BBC’S N-WORD APOLOGY ‘UNHINGED’: Tom Slater (Spiked! 12/8), commenting on the use of the ‘n’ word in a report about a hit and run accident in which the perpetrators had shouted the word at the victim, a black NHS worker, by BBC reporter Fiona Lamdin said the suggestion now being made, that the use of the word was ‘de facto racist’ was ‘unhinged’. Mr Slater noted that more than 18,000 people had complained about the use of the word, a BBC DJ had resigned in protest over it, and InfluenceHers, a group of black professional women had called for a 24-hour boycott of BBC content. He asserted:
‘But apparently the desire of a journalist and a victim’s family to plainly present the facts of a suspected racist attack is irrelevant. The BBC, having originally stuck by the report, has now said it was a mistake and apologised. ‘The BBC now accepts that we should have taken a different approach’, wrote director general Tony Hall in an email to staff. Inevitably, this statement has been met with outrage that he didn’t cave in sooner.’
Mr Slater concluded:
‘InfluencHers, the professional group calling for a BBC boycott, has genuinely said the report’s use of the n-word could itself ‘constitute a race hate crime’. What an absurd, and telling, accusation. The great and the good seem to have spent more time expressing outrage at Lamdin quoting the n-word than they have about K-Dogg having it spat at him while he was run over by a car. This shows just how screwed up your priorities become once you buy into the idea that words really do wound’.
Gary Oliver, also discussing the developments following Ms Lamdin’s use of the ‘n’ word (Conservative Woman 10/8), concluded:
‘Director-General Tony Hall has now overruled the BBC’s earlier justification and issued a mea culpa, but heaven only knows what nonsense will result from his nebulous promise. One can only laugh at BBC bosses. They obsess over internal Diversity and Inclusion, persistently impose the corporation’s metropolitan mores on the rest of the country, yet continue to upset the minority groups to whom they constantly pander.’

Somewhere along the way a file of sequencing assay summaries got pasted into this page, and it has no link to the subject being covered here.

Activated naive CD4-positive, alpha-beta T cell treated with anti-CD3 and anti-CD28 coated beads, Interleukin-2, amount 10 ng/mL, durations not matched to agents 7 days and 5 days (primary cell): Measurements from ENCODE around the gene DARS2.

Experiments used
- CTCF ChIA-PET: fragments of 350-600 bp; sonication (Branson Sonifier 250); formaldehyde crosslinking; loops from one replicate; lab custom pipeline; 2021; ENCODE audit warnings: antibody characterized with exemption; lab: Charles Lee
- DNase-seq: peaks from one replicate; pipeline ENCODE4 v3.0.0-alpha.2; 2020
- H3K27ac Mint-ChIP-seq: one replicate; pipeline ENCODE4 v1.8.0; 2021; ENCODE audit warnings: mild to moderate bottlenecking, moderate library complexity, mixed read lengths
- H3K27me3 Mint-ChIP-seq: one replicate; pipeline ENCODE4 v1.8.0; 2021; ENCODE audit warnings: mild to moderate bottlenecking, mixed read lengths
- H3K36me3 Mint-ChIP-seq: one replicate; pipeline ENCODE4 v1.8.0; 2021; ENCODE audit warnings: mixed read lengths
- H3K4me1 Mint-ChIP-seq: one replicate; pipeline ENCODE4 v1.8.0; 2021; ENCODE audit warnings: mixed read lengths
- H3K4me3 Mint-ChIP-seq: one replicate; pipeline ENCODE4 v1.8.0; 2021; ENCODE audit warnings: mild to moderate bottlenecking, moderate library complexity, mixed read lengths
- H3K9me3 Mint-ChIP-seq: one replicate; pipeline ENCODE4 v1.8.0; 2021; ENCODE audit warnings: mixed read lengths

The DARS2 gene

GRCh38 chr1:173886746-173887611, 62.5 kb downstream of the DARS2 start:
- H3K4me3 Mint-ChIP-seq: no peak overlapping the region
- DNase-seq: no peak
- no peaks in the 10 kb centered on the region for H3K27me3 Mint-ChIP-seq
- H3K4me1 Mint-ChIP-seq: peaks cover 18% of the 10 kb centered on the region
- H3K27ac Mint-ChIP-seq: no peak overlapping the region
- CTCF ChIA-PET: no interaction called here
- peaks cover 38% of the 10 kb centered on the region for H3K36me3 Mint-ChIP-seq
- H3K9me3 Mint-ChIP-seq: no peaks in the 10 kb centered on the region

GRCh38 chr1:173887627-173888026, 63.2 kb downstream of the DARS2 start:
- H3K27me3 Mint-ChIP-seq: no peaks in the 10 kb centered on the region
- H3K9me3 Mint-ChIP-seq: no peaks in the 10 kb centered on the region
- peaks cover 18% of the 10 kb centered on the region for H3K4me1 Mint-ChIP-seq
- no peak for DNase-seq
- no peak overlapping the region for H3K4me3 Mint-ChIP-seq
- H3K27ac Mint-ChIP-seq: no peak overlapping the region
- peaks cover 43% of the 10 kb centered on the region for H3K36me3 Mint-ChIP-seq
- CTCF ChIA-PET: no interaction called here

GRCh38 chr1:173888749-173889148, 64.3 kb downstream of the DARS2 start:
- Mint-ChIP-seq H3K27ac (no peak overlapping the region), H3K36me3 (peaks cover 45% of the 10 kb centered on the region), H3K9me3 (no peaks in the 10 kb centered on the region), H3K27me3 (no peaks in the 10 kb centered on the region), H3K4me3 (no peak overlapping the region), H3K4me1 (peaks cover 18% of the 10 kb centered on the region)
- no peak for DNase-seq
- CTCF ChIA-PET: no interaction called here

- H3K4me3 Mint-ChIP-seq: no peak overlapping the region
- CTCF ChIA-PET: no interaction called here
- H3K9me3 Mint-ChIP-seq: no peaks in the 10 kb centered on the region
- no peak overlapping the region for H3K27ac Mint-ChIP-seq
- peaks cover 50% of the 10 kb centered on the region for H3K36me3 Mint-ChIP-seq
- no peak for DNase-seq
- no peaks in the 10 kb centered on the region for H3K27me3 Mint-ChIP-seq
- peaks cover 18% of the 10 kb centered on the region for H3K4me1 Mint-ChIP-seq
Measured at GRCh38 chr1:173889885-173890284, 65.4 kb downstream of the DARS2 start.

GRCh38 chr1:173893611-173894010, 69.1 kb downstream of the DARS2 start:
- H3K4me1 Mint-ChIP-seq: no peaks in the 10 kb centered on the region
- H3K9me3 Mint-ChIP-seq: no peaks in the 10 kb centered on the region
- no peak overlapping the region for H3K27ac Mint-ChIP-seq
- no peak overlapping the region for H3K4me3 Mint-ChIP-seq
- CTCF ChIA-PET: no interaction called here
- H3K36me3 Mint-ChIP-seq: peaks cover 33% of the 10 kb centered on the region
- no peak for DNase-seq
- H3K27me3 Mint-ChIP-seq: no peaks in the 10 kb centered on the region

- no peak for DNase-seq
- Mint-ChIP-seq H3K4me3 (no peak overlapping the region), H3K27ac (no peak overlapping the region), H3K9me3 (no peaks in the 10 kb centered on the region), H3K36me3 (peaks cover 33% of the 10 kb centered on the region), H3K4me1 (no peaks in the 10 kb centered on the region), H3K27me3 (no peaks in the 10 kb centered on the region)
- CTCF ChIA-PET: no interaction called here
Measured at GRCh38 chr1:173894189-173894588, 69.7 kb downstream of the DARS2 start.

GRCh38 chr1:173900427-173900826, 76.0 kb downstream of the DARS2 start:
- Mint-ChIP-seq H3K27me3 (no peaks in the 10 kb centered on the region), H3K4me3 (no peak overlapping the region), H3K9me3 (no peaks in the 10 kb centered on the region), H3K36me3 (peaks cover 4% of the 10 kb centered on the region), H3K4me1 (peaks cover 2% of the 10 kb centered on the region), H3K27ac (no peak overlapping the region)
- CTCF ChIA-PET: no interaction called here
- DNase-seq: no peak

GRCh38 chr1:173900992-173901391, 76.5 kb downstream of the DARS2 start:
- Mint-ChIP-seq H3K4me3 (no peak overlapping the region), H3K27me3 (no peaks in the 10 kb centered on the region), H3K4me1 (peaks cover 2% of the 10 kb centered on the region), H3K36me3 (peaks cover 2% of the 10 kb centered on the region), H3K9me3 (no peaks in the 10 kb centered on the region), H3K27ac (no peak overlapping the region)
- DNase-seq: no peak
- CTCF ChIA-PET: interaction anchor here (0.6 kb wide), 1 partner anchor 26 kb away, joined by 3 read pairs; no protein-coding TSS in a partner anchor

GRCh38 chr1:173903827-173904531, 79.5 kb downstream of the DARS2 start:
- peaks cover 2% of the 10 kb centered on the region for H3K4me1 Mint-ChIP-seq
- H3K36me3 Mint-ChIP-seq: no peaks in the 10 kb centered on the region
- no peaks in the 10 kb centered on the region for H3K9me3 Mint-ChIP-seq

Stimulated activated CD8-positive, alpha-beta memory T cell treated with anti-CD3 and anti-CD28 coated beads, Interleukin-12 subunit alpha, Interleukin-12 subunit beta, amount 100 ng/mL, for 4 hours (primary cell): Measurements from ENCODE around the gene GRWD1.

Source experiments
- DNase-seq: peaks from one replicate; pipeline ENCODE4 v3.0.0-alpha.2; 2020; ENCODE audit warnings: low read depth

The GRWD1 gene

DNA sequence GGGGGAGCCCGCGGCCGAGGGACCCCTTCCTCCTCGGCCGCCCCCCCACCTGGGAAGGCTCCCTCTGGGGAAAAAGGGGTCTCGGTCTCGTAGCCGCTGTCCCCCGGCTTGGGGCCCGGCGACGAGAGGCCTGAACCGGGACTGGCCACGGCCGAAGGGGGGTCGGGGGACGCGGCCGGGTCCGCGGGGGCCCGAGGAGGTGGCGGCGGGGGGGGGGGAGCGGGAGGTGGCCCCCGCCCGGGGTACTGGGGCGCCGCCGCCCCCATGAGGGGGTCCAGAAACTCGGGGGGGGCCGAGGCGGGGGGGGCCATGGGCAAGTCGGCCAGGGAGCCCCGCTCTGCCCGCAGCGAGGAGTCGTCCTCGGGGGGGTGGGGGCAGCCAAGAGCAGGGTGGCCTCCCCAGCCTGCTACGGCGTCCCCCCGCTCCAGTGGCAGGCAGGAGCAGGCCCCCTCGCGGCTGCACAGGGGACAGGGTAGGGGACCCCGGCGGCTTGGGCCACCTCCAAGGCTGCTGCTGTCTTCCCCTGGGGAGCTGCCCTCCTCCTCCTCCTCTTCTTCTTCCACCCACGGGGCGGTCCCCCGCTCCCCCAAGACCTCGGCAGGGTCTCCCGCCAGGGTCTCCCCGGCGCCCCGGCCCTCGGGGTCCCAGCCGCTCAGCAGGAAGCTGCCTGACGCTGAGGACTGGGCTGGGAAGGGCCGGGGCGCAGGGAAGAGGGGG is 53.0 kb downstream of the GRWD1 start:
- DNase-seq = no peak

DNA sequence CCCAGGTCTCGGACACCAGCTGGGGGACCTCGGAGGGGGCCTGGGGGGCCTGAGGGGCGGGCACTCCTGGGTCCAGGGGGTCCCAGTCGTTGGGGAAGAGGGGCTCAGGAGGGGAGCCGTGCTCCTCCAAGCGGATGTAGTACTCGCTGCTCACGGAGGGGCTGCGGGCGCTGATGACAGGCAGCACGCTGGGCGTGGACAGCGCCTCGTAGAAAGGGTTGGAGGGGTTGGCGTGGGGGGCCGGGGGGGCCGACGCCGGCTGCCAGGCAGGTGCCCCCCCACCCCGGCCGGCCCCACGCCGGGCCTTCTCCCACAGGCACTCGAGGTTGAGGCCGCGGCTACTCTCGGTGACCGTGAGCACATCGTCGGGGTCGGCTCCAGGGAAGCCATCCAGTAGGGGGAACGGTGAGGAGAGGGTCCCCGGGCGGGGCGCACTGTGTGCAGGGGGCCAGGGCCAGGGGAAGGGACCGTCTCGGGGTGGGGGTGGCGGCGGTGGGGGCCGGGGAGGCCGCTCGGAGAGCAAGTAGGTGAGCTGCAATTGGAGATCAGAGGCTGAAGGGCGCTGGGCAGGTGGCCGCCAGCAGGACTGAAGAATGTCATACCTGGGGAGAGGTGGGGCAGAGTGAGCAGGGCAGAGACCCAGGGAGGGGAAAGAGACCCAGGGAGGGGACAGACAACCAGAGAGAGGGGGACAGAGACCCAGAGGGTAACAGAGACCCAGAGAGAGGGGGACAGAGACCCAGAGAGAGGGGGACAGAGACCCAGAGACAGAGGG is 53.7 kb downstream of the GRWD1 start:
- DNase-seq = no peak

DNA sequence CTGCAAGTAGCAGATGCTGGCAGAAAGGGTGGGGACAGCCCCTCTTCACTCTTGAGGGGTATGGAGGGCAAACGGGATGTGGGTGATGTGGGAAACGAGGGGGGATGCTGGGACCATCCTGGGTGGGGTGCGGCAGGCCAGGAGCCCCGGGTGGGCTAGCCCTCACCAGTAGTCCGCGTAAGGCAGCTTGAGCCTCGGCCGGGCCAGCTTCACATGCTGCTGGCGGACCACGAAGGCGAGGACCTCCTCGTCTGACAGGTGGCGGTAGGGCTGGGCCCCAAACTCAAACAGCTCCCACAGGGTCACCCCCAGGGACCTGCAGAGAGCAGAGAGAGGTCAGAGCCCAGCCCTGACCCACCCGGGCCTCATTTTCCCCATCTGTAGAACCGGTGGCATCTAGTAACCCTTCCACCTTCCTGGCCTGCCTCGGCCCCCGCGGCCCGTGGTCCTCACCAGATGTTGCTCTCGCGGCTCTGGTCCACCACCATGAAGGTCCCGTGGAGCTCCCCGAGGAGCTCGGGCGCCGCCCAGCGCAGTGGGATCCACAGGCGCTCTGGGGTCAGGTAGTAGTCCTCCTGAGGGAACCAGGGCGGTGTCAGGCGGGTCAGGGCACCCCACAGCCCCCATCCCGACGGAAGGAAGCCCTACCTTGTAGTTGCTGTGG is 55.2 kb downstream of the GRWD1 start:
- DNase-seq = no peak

BBC DROP ‘RACIST’ KIPLING POEM FROM VJ DAY PROGRAMME: Sebastian Shakespeare (Daily Mail 13/8) claimed that the BBC had dropped a sung version of the Rudyard Kipling poem Mandalay being included in a special programme being broadcast this weekend (15/8) to celebrate VJ day, after the singer Sir Willard White – who was due to have performed it – allegedly objected that a line in the poem was ‘racist’ and refused to sing it. Mr Shakespeare said the line in question was, ‘an wastin’ Christian kisses on an ’eathen idol’s foot’, adding that Sir Willard’s agent, Julia Maynard, had confirmed that he had been due to sing it, though had declined to say whether he had voiced any objections to the poem. Mr Shakespeare said that Phil Crawley, of the Burma Star Association, which still had 1,400 members who had served in the war against Japan, had commented that the poem Mandalay had ‘intense emotional significance’ for members and was a favourite marching tune. He had also noted that Charles Dance had read the poem in a BBC programme about the 2015 celebrations to mark the 70th anniversary of VJ Day. Mr Shakespeare said the BBC had declined to say why the poem had been dropped.